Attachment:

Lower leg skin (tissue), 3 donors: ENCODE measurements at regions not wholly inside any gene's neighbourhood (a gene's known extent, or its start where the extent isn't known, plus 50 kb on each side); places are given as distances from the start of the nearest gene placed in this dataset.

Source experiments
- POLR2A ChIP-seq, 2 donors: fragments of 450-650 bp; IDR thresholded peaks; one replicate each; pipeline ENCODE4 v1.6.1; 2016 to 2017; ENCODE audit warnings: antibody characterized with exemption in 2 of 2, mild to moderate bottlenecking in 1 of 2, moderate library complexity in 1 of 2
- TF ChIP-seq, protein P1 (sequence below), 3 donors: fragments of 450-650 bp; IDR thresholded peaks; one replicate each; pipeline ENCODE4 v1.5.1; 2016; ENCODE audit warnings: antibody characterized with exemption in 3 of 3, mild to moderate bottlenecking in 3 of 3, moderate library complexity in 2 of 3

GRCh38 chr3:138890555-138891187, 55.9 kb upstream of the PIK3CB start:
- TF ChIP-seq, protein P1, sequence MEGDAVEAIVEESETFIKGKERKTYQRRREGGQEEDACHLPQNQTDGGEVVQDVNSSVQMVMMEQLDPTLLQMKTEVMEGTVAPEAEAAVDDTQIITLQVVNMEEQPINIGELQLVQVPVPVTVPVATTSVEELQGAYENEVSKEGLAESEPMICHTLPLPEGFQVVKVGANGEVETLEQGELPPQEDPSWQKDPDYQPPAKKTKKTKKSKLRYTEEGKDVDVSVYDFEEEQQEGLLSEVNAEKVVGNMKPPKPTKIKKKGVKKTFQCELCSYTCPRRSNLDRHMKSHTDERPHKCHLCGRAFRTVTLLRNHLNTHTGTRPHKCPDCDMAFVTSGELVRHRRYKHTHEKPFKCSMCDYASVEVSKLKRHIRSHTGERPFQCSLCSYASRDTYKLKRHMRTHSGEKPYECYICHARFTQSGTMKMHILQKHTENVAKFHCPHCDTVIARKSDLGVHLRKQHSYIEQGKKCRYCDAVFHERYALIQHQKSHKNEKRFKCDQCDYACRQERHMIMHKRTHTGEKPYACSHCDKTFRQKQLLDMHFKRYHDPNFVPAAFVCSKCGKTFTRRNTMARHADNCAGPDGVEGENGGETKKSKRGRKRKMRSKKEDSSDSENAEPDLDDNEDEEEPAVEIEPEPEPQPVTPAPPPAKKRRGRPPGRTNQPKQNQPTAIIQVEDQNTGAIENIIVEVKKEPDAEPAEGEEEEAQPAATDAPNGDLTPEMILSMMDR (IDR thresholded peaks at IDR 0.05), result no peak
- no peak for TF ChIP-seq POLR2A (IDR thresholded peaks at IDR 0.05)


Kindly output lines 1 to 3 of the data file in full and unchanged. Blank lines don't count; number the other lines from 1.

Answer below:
Lower leg skin (tissue), 3 donors: ENCODE measurements at regions not wholly inside any gene's neighbourhood (a gene's known extent, or its start where the extent isn't known, plus 50 kb on each side); places are given as distances from the start of the nearest gene placed in this dataset.

Source experiments
- POLR2A ChIP-seq, 2 donors: fragments of 450-650 bp; IDR thresholded peaks; one replicate each; pipeline ENCODE4 v1.6.1; 2016 to 2017; ENCODE audit warnings: antibody characterized with exemption in 2 of 2, mild to moderate bottlenecking in 1 of 2, moderate library complexity in 1 of 2